OpenGL wishlist 4.0: the slot model

Time for a fourth wish-list this time i will go into more detail about one specific thing i like OpenGL to adopt, while clarifying a few things about two oldies, perhaps for openGL 5.0 but who knows.

The slot model

This model should be seen as a vision on how to unify Data and shader management within openGL, especially regarding texturing as a lot of details is actually already implemented on the geometry side, this is mostly written against the new openGL 4 specification but i make no promises of conformity.

There are three main bits to this model, these are data, slots and shaders.
Each part are separate but still connected, especially the first two.

New data model

Currently we have at least two or more ways to upload or use various forms of data.
We have vertex buffers, textures, framebuffers, uniform buffers and so on.

This model proposes that all data buffers should be unified in a similar way that vertex buffers are used, well more or less.
Currently to create a VBO, upload data and make it usable you have to do this little dance

glGenBuffers(1, &buffer);
glBindBuffer(GL_ARRAY_BUFFER_ARB, buffer);
glBufferData(GL_ARRAY_BUFFER_ARB, sizeof(data),data,GL_DYNAMIC_DRAW_ARB);

But that won’t do if you have to load textures, also bind to edit is so out of date. So this model am suggesting something like this.

glGenBuffers(1, &buffer);
glBufferMetaData(buffer, GL_BUFFER_DATA_TYPE, GL_VERTEX_ARRAY);
glBufferMetaData(buffer, GL_HINT, GL_DYNAMIC_DRAW_ARB);
glBufferData(buffer, sizeof(data),data);

Now in the case of texturing you could end up with a lot of glBufferMetaData entries, so you should be able to use something along the lines of wglCreateContextAttribs.

int attribList[12] =
{
GL_BUFFER_DATA_TYPE, GL_TEXTURE_2D,
GL_WIDTH, 512,
GL_HEIGHT, 512,
GL_FORMAT, GL_RGBA,
GL_TEXTURE_MIPMAP, GL_TRUE,
0, 0
};
glBufferMetaDataList(buffer,attribList);

Now glBufferData is optional, you could also use other tools like glBufferFill or glGenerateMipmap and functions like that.
So using this method all data is treated equally, that means you could in theory use all data wherewer you like, also copying data is done trough the same tools.

The slots

The slots themselves that the model is named from can trace their liniage from vartex attribute arrays, within these you have to link each VBO to a number and then that number to a name within shaders.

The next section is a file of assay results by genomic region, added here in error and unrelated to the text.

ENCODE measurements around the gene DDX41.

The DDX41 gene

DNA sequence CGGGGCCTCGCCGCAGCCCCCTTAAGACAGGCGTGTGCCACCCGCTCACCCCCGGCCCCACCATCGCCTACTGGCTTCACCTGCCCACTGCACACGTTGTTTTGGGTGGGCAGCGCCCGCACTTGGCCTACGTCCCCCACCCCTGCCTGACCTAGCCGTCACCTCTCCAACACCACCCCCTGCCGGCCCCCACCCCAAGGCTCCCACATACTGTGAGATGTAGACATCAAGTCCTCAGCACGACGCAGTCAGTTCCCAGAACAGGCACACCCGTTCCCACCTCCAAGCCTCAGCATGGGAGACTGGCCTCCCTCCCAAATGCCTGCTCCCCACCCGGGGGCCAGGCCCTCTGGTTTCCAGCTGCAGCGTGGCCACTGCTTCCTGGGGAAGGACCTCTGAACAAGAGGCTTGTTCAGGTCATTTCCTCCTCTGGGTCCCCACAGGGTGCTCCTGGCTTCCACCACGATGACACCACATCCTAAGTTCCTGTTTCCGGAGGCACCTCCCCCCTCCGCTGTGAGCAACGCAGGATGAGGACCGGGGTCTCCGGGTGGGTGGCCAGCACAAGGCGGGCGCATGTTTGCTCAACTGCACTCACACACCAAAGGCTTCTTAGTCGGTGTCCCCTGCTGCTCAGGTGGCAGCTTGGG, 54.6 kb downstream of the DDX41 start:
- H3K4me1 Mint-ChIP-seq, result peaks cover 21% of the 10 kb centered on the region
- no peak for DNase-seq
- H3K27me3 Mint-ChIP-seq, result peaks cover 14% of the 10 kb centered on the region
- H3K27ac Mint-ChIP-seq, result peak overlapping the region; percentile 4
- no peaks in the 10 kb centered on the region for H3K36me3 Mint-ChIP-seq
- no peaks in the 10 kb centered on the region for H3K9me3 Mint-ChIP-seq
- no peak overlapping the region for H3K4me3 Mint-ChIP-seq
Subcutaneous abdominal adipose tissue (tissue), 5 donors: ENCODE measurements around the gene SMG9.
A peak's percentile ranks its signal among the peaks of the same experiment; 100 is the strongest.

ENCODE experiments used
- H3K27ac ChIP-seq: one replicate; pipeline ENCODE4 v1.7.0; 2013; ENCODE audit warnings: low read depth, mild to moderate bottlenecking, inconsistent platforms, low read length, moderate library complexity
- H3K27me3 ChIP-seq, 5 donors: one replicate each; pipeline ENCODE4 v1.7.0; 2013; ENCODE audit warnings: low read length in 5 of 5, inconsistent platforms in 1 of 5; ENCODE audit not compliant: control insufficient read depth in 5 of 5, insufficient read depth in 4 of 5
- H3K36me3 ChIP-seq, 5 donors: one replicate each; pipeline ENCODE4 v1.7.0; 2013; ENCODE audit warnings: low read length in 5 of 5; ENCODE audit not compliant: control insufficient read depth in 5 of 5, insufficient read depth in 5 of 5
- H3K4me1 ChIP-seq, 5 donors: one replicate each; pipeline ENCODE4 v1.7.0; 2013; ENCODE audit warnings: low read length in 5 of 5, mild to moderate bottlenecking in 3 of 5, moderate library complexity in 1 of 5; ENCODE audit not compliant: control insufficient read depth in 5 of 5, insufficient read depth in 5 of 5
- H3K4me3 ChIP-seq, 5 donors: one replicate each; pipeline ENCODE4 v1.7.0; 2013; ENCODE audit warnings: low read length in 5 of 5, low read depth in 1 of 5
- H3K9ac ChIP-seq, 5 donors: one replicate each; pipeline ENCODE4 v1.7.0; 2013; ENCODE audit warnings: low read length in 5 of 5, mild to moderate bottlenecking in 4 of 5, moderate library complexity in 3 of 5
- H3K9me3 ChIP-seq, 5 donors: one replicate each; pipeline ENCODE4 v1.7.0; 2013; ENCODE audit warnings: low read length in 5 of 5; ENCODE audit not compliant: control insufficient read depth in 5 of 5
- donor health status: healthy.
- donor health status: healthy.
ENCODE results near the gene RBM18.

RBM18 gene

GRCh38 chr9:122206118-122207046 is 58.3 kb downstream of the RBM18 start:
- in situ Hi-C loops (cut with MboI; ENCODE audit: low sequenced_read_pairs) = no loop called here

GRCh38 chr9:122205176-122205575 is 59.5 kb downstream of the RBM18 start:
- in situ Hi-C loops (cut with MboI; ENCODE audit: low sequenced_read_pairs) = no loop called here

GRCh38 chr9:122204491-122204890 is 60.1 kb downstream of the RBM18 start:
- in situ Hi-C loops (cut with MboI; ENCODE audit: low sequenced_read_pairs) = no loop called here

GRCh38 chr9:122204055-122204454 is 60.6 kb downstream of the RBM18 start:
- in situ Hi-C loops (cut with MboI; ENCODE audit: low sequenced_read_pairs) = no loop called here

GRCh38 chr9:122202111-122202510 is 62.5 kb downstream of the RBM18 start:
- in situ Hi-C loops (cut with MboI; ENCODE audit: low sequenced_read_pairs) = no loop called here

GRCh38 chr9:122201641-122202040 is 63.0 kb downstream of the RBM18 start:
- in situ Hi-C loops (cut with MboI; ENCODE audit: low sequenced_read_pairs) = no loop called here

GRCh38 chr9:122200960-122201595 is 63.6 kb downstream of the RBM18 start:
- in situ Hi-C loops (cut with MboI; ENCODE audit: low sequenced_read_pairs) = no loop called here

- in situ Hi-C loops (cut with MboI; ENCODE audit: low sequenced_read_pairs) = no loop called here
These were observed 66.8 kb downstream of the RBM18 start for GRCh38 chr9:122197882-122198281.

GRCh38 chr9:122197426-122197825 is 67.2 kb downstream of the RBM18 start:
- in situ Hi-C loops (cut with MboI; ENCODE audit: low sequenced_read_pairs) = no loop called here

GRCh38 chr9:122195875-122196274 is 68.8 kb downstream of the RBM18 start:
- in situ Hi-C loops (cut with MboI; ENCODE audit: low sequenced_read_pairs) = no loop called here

To be honest it’s a great system and the slot model is an extension of this, the basic idea is that it should also extend this to textures, samplers, shaders, framebuffers and so on.
So instead of binding textures vertex arrays or shaders the normal way one would do it sort of like this

glBind(GL_TEXTURE_SLOT,0,buffer);
or
glBind(GL_VERTEX_SLOT,2,buffer);
or
glBind(GL_SHADER_SLOT,GL_VERTEXSHADER, shader);

On the shader side though you have to first use glBindAttribLocation and then use them in the shader, in this mode we would probably allow you to do something similar but the easiest way would be to within the shader itself call something like this

#link GL_TEXTURE_SLOT 0 texture1

The largest change though is the replacement of FBO and MRT with this slot model, simply put you link one or more textures to one or more output slots, slots that is then linked to out variables, though you might want to make sure that openGL knows about this possibility by saying so in the meta data.
Feedback mode would kinda work the same way, just bind a buffer to a feedback slot and an output variable.
It would also make it pretty easy to modify and extend VAOs to this system so that there would be similar functions for texturing, shaders and so forth.

New shader types

Object shader: this is my suggestion for a new instancing type shader, it sits before the vertex shader feeding vertics to it, it would have similar functions to the geometry shaders EmitVertex and EndPrimitive, but instead the code would look something like this

out vec4 Position;
in vec4 Positionbuffer[];   //this is basically a whole VBO

void main(void)
{
Position = SetArray(Positionbuffer[0]);
EmitArray(46);
}

The operative functions SetArray and EmitArray sets up which arrays to emit and then emit a specified number of them, in this case it would emit 46 vertics starting with the first one.
In case you want to use this as instancing you only have to put the last two lines inside a loop updating lets the matrix for each time.
Using EmitArray(1); would allow you to emit single vertics.

Blend shader: probably the most wished for, so much so that people might be a bit disappointed once it’s implemented, but here is essentially how a GL_ONE GL_ONE shader would be written

in vec4 Colorin;
out vec4 Colorout; 		//inside a blendshader this already has a value
void main(void)
{
Colorout =+ Colorin;
}

Note that only simple arithmetic could be preformed inside a blend shader, only input from the vertex shader and uniforms are allowed which means no textures, if you want texture data you have to pass it from the fragment shader.

Well that’s all I guess for now


No Comments

No comments yet.

RSS feed for comments on this post. TrackBack URI

Leave a comment

*


WordPress Themes